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The state's drug laws allow painkiller addicts to be charged as dealers and sent away for long sentences for possession of amounts of drugs that are common for people battling addiction though not necessarily selling - say backers of a proposed change to the sentencing law. A bill to give judges more discretion in cases where people are charged with trafficking was approved Monday in the Senate Criminal Justice Committee. Supporters of the measure say people with a relatively small amount of prescription painkillers less than many addicts say they take in a day - can be charged with trafficking. Opponents, including police and prosecutors, say painkiller abuse has become the main drug problem police are fighting and urged lawmakers not to get rid of tough sentences. They argue that prosecutors have the discretion to decide to charge true addicts who aren't involved in dealing with simple possession. But often, prosecutors don't do that, argued Sarasota defense attorney Derek Byrd. "I've got a lot of clients sitting in prison right now who had 15 pills," Byrd told the panel. "It's just not fair. We are netting people who are not traffickers." The measure (SB 420), sponsored by Sen. Maria Sachs, D-Delray Beach, would allow judges to depart from minimum mandatory terms in some cases involving first time offenders. It was approved by the committee 6-1 with Sen. Charlie Dean, R-Inverness, the lone "no" vote.

Parole Commissioners Bernard R. Cohen, Sr., and Melinda Coonrod won unanimous confirmation votes from the Senate Criminal Justice Committee on Monday. Cohen, who is the commission's vice chairman, and formerly was a longtime Department of Corrections employee, was appointed in January of 2012. Coonrod, a former prosecutor, was appointed to the panel in June.

Though the original dispute already had been settled, an appeals court Friday ruled against the state Department of Financial Services in a dispute about whether Chief Financial Officer Jeff Atwater could block payment for historical photographs at a controversial Tallahassee courthouse. Judges from the 5th District Court of Appeal upheld an administrative law judge's opinion that sided with Peter R. Brown Construction Inc., the contractor on a project to build a new 1st District Court of Appeal building. The project has been highly controversial because of the opulence of the building, dubbed the "Taj Mahal." Atwater and former CFO Alex Sink tried to block $357,500 in payments to a subcontractor, Signature Art Gallery, for the historical photographs. But the appeals court found that the chief financial officer didn't have the legal authority to block the payments, which were approved by the state Department of Management Services. The ruling said part of state law "merely requires that the CFO examine, audit and settle all claims against the state. It does not provide or explicitly allow the CFO to restrict an agency's expenditures for particular categories of items unless such items are 'expressly' authorized. The CFO has no authority to supervise the operation of other state officers or state agencies in the exercise of the discretion vested in them by law." Judges from the 5th District Court of Appeal were appointed to handle the case because of the controversy surrounding the 1st District Court of Appeal. Amid the dispute, lawmakers approved a settlement that paid Signature Art Gallery.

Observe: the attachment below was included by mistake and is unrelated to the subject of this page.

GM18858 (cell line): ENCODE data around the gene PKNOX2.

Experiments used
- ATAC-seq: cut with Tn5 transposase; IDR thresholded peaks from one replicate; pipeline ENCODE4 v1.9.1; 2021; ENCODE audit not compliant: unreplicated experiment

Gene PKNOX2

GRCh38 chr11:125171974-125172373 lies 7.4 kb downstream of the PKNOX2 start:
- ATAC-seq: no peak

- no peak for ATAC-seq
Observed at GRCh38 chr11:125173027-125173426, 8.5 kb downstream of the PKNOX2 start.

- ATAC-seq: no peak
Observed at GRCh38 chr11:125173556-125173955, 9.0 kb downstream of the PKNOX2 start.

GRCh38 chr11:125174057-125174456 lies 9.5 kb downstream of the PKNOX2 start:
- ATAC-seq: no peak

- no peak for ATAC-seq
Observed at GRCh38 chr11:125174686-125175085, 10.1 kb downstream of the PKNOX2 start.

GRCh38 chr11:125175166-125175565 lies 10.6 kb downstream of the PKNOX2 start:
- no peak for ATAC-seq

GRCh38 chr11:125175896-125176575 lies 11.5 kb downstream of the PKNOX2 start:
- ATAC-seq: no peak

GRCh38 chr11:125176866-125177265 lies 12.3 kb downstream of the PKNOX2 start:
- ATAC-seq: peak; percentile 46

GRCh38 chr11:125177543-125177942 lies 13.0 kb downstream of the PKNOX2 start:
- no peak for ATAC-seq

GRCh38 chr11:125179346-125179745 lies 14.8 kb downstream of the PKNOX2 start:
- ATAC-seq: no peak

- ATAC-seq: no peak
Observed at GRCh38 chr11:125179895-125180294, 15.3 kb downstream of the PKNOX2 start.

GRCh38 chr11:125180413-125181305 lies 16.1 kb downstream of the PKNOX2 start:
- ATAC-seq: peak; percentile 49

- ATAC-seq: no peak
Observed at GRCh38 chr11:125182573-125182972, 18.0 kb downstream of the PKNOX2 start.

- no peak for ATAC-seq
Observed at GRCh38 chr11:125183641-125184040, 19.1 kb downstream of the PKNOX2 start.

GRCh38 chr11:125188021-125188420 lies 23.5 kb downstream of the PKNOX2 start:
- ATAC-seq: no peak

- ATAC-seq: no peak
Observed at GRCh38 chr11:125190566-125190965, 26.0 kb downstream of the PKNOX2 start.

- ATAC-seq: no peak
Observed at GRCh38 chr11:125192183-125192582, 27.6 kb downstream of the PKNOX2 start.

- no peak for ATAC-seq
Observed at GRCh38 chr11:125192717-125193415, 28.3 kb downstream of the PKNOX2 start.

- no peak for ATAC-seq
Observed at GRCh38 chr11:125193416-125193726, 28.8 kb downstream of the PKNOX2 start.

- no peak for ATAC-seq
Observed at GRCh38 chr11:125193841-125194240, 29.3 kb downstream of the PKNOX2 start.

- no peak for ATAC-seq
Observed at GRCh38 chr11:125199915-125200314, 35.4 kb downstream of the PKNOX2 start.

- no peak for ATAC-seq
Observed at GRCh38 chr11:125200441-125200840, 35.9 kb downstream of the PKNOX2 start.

Four incumbent House members have filed documents recently to seek re-election in 2014, while Sen. Dwight Bullard, D-Miami, is preparing to run again in 2016, according to the state Division of Elections website. The House members are Rep. Keith Perry, R-Gainesville, in District 21; Rep. Debbie Mayfield, R-Vero Beach, in District 54; Rep. Cynthia Stafford, D-Miami, in District 109; and Rep. Jose Felix Diaz, R-Miami, in District 116. Meanwhile, Bullard has filed documents as a first step toward seeking re-election in 2016 in Senate District 39. Also, non-incumbents filing recently for 2014 races were North Fort Myers Republican Terry Bowen Cramer in House District 79 and Coral Springs Democrat Steven Perman in House District 96. Cramer would run against incumbent Rep. Matt Caldwell, R-Lehigh Acres, while Rep. Jim Waldman, D-Coconut Creek, will be term-limited in 2014 in District 96. Filing the paperwork, at least in part, allows candidates to raise money.

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